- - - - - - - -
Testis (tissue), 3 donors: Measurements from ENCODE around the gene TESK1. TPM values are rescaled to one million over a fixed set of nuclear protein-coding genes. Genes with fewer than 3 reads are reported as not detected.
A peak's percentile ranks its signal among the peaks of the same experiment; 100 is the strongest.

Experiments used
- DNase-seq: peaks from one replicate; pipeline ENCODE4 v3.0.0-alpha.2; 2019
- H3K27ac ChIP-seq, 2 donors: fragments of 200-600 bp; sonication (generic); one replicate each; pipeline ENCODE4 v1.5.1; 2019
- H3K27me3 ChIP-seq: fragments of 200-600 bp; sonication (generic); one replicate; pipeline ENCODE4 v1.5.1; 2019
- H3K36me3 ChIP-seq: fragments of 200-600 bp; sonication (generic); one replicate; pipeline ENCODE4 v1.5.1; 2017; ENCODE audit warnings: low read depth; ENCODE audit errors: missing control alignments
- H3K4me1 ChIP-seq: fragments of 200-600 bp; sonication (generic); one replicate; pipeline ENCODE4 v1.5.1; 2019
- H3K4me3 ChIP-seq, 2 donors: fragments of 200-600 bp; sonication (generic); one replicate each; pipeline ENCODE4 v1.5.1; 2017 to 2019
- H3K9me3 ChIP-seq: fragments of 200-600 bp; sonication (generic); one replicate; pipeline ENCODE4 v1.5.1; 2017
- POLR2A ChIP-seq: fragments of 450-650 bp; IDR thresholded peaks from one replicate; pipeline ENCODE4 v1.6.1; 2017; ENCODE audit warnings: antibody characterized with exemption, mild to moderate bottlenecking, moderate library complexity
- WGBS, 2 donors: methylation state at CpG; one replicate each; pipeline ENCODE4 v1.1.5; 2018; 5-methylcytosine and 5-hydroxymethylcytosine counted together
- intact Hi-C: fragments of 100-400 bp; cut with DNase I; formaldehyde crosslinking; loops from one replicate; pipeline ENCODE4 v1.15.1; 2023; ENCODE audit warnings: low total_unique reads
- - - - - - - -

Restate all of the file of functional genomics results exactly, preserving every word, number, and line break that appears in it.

Testis (tissue), 3 donors: Measurements from ENCODE around the gene TESK1. TPM values are rescaled to one million over a fixed set of nuclear protein-coding genes. Genes with fewer than 3 reads are reported as not detected.
A peak's percentile ranks its signal among the peaks of the same experiment; 100 is the strongest.

Experiments used
- DNase-seq: peaks from one replicate; pipeline ENCODE4 v3.0.0-alpha.2; 2019
- H3K27ac ChIP-seq, 2 donors: fragments of 200-600 bp; sonication (generic); one replicate each; pipeline ENCODE4 v1.5.1; 2019
- H3K27me3 ChIP-seq: fragments of 200-600 bp; sonication (generic); one replicate; pipeline ENCODE4 v1.5.1; 2019
- H3K36me3 ChIP-seq: fragments of 200-600 bp; sonication (generic); one replicate; pipeline ENCODE4 v1.5.1; 2017; ENCODE audit warnings: low read depth; ENCODE audit errors: missing control alignments
- H3K4me1 ChIP-seq: fragments of 200-600 bp; sonication (generic); one replicate; pipeline ENCODE4 v1.5.1; 2019
- H3K4me3 ChIP-seq, 2 donors: fragments of 200-600 bp; sonication (generic); one replicate each; pipeline ENCODE4 v1.5.1; 2017 to 2019
- H3K9me3 ChIP-seq: fragments of 200-600 bp; sonication (generic); one replicate; pipeline ENCODE4 v1.5.1; 2017
- POLR2A ChIP-seq: fragments of 450-650 bp; IDR thresholded peaks from one replicate; pipeline ENCODE4 v1.6.1; 2017; ENCODE audit warnings: antibody characterized with exemption, mild to moderate bottlenecking, moderate library complexity
- WGBS, 2 donors: methylation state at CpG; one replicate each; pipeline ENCODE4 v1.1.5; 2018; 5-methylcytosine and 5-hydroxymethylcytosine counted together
- intact Hi-C: fragments of 100-400 bp; cut with DNase I; formaldehyde crosslinking; loops from one replicate; pipeline ENCODE4 v1.15.1; 2023; ENCODE audit warnings: low total_unique reads